A man accused of fatally stabbing an employee outside the Ottobar last year was angry over the ejection of his friend from the establishment, a prosecutor said Wednesday during opening statements at the defendant's trial.
Nicholas Brandon Heath, 33, is charged with first-degree murder in the stabbing death of Tom Malenski, 35, at the Remington music club in September 2014.
Prosecutor Traci Robinson described how Heath stabbed Malenski and a second employee after they removed one of Heath's friends from the venue, and that Heath later confessed to the killing to police.
But Heath's attorney, Margaret Mead, said the charges against her client are too severe and urged jurors to listen to the entire case.
"He was very upset about what happened that night," Mead said. "This case does not match first- or second-degree murder in any way."
Police said Malenski had attended a concert earlier that night at the music club, at 2549 N. Howard St. Though it was Malenski's night off, he stepped in to help remove Heath's friend from the upstairs area of the bar, where Heath's friend had gotten into an argument with another patron that escalated, Robinson said.
After Malenski and a second Ottobar employee escorted Heath's friend from the bar, Robinson said, the two were walking back to the bar when Heath stabbed them.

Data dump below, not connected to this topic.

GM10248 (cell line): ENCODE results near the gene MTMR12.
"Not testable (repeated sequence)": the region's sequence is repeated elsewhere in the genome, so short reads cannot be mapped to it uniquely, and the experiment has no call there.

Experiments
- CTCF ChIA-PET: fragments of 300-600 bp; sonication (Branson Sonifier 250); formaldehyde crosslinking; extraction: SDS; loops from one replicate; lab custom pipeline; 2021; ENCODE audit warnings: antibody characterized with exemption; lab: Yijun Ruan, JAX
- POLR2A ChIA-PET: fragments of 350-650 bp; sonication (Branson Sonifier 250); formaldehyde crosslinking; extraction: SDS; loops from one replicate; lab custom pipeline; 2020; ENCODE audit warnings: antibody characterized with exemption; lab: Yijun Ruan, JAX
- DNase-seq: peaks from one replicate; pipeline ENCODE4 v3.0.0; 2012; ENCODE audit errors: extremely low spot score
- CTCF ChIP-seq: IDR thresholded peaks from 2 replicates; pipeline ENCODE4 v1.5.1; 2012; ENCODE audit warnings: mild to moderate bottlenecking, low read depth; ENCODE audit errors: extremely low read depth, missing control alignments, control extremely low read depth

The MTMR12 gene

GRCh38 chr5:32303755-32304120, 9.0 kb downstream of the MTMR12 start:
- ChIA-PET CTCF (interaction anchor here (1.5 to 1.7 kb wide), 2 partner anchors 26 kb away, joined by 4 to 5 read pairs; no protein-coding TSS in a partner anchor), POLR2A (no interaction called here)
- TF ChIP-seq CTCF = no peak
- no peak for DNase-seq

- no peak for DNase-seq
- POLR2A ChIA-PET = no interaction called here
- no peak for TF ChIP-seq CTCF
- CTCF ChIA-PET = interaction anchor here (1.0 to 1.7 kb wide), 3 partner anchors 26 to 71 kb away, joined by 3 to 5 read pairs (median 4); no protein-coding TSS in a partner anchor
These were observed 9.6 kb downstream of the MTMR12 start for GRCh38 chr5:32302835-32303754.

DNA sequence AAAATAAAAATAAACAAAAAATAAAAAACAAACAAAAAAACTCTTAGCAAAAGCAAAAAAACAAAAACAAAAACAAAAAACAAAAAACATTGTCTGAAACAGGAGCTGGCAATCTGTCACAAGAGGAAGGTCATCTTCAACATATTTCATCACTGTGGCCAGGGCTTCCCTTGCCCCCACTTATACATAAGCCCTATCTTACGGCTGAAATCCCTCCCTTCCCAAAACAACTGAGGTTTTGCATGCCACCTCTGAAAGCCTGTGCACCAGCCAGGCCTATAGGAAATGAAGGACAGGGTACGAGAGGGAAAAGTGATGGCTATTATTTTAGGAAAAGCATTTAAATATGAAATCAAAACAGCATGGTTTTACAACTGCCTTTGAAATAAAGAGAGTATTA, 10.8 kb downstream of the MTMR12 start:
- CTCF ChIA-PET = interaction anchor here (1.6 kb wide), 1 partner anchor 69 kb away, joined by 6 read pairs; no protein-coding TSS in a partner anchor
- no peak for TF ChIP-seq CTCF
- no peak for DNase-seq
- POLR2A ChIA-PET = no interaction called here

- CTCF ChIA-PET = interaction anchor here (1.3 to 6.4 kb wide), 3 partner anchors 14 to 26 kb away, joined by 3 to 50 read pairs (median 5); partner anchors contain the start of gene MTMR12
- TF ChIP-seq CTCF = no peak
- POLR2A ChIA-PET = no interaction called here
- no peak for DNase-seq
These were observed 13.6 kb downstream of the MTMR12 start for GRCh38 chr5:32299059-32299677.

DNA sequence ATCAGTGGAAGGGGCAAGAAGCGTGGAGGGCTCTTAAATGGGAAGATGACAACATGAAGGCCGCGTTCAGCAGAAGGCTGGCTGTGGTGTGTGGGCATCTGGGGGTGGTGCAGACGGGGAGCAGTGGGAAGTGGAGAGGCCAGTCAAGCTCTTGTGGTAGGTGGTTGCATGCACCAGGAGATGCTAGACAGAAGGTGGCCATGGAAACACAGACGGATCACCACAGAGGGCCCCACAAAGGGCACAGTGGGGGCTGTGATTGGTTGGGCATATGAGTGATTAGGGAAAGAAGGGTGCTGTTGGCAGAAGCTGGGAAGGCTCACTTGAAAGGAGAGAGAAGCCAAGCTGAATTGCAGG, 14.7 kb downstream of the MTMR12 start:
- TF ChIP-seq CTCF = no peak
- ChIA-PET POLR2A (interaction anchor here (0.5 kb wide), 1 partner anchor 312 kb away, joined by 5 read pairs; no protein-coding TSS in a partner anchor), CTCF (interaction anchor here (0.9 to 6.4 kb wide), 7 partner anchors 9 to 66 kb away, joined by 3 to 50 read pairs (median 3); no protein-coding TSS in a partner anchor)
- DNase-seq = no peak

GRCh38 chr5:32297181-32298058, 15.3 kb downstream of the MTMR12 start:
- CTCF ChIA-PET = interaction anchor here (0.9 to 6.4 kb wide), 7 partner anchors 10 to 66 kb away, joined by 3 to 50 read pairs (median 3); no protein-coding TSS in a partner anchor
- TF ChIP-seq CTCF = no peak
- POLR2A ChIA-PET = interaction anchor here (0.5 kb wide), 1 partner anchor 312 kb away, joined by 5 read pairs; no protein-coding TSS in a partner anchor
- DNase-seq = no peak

Malenski was taken to Maryland Shock Trauma Center, where he died of his wounds. The other employee was cut in the face, Robinson said.
Robinson described Malenski as a "lover of music" who worked multiple jobs to support his mother and grandmother, and had overcome an alcohol addition.
Robinson said Heath left the scene after the stabbing but was later arrested by police. During an interview with homicide detectives, she said, Heath confessed to the killing.
Mead described her client as a hardworking man, who took a job as a tattoo artist to pay for a lawyer to move his wife from England to the United States. She said he went to the bar that night with his friend to make connections with potential clients who might want tattoos.
Mead told jurors that the state's case presents one picture of the events but that the panel must examine the entire case. She said her client was remorseful and tried to defuse the situation.
Mead said her client had earlier in the night apologized to a group of patrons at the bar after his friend exchanged words with them, in an attempt to de-escalate the feud.
"That, ladies and gentlemen, was his intent," Mead said.